Let’s forget this week’s astonishing revelations about his extra-curricular activity - clearly it doesn’t bother Cameron enough to give him pause before promoting Shapps.

Since the election Grant Shapps has been the Housing Minister. Since the election, house building has collapsed dragging the country back into recession. At a time when waiting lists for social housing top 5 million, social housing has collapsed with a drop of 91% in building starts in the last year. Some Tory councils will build fewer than 20 new social homes over the course of this government. Shapp’s own constituency is likely to build just one new social home a year. In fact, construction data has today dropped again to the lowest levels since the height of the crash.

At a time when there should be a single-minded focus on housing provision, Shapp’s last audition piece was an interview with the Telegraph where he took one last swipe at those who live in social housing trying to re-brand this as “taxpayer supported” housing.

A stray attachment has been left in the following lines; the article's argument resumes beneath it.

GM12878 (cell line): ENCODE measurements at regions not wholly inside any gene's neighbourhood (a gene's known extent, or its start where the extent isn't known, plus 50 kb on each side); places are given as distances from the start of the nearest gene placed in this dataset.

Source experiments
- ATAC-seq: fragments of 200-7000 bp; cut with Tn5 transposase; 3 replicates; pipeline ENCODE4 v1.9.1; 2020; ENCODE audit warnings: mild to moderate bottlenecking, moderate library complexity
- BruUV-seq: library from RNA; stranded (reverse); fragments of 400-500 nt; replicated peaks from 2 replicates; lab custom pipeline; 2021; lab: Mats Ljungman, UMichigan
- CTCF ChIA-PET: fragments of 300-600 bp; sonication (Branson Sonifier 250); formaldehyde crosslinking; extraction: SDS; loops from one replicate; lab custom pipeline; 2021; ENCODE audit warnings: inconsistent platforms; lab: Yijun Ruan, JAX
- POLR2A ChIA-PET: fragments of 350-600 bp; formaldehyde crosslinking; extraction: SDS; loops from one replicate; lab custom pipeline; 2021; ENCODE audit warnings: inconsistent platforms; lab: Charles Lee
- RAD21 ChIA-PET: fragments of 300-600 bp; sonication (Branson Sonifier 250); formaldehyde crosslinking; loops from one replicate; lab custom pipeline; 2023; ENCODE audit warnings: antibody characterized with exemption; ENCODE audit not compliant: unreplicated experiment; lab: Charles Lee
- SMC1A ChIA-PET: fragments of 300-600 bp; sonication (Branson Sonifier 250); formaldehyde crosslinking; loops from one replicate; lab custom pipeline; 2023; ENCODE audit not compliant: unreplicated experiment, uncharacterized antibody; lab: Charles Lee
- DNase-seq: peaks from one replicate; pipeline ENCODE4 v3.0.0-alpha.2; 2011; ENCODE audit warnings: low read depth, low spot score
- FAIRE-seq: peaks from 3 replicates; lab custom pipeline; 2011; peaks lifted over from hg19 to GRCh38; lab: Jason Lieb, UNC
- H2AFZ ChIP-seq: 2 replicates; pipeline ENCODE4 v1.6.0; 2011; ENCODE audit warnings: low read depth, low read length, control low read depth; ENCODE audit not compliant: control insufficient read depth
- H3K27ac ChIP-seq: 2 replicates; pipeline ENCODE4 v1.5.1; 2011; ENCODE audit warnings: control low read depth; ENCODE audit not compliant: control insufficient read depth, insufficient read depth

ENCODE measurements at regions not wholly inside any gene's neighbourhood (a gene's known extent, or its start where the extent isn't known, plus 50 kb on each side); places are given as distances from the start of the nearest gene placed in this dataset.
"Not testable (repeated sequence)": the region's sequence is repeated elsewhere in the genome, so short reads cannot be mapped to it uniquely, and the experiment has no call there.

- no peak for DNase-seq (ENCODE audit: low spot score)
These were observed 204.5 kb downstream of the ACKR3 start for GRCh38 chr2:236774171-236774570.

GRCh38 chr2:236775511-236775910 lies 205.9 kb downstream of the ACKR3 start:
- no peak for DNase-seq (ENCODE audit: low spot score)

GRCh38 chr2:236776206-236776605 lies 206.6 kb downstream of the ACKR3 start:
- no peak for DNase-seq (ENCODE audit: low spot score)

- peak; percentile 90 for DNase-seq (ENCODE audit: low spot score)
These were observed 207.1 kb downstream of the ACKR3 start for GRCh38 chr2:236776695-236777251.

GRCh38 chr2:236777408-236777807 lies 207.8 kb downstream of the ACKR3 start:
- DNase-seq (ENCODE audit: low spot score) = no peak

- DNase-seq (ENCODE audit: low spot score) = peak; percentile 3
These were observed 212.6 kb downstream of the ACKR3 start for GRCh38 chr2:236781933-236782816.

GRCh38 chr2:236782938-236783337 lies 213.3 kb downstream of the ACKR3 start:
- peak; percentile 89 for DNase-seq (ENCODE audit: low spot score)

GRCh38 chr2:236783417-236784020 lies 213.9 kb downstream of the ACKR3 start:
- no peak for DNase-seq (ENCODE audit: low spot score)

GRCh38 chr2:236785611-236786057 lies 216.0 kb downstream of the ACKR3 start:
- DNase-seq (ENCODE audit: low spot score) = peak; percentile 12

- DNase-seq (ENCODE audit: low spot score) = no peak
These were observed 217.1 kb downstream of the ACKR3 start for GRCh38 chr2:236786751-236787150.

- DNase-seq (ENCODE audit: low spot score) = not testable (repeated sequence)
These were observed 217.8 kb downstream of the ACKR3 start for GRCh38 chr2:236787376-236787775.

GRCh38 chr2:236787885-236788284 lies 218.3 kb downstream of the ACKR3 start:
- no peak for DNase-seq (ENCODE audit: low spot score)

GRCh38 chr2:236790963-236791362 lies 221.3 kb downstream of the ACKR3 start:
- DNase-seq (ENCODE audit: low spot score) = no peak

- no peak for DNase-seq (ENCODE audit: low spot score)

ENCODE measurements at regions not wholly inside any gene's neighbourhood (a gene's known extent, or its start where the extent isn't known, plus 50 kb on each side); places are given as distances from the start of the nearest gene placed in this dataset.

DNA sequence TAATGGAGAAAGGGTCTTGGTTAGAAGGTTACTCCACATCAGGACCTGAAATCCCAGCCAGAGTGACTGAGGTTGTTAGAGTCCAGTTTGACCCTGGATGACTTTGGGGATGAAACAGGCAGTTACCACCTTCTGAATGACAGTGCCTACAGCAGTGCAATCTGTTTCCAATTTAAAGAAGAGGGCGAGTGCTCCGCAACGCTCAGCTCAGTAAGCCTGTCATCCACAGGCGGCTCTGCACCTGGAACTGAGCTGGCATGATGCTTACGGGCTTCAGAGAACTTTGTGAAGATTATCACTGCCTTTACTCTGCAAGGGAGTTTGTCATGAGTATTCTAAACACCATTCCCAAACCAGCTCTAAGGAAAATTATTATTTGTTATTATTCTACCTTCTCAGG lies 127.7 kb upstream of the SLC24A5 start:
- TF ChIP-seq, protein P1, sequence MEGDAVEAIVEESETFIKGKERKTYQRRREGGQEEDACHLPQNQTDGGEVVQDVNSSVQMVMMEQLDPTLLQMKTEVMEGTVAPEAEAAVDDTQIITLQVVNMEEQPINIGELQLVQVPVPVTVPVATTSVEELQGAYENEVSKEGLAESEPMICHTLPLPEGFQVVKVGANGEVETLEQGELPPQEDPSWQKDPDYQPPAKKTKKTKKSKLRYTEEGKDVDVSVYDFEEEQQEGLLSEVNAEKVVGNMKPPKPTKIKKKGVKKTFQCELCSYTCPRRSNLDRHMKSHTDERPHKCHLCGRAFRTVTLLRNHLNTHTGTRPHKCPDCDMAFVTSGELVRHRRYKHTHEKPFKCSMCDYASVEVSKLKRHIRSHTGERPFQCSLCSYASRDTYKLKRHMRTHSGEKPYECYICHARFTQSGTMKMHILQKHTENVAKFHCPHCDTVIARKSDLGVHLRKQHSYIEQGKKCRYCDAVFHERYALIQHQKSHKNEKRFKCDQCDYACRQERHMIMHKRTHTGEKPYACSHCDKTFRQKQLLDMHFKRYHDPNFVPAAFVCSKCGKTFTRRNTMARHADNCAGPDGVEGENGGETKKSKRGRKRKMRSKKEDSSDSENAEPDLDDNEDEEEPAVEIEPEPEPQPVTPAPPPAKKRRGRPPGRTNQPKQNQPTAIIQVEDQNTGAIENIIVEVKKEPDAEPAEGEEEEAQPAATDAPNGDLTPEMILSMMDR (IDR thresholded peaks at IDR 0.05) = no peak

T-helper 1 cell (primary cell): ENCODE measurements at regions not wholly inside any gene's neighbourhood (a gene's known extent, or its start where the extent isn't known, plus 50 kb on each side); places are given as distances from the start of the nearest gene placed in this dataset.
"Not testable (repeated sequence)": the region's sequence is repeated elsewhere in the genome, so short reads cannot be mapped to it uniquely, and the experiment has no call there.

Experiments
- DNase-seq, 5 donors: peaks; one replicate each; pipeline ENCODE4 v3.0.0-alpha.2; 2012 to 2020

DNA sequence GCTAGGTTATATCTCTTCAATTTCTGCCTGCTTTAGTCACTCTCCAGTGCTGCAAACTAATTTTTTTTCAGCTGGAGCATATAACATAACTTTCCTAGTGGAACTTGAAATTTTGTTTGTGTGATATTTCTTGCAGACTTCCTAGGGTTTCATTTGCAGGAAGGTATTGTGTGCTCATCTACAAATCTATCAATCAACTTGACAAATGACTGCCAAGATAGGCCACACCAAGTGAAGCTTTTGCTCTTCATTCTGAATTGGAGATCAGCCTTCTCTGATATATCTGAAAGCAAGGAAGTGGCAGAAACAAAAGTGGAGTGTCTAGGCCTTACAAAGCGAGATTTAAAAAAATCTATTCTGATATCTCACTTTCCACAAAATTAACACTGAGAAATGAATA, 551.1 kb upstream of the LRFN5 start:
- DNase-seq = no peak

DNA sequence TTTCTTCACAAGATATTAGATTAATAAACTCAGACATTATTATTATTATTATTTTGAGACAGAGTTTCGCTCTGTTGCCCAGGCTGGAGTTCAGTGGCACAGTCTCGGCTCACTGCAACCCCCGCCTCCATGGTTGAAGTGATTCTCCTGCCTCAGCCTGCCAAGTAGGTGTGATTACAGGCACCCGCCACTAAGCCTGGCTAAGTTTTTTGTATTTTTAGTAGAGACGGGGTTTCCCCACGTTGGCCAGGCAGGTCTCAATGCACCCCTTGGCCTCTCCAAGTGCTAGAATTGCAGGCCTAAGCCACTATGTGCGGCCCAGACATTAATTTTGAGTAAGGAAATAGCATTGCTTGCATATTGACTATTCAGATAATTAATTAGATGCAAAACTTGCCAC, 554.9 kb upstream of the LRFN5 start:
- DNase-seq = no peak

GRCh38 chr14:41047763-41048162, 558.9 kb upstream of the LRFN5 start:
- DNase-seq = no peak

Let’s look at this for a moment, because it emphasises everything that is wrong with Shapps approach to this job.

Firstly, it’s a simplistic and frankly wrong. Anyone who ever collected mortgage interest tax relief on their privately owned home could be described as living in taxpayer supported housing. Secondly, the key thing Grant Shapps has been trying to push – harder than anything else – is the reinvigoration of the “right to buy”, with discounts being offered of up to £75,000. What is that if not taxpayer-supported housing? But as these homes would no longer be social stock, under Shapps’ new whim they would not be branded as such. If this announcement had been about housing it would have been yet another stupid, muddled and grossly offensive move. And it is of course all those things.

But it was not about housing. Shapps’ behaviour in this brief has never been about housing. It has been about Shapps and the promotion of his brand as  a leader of the right.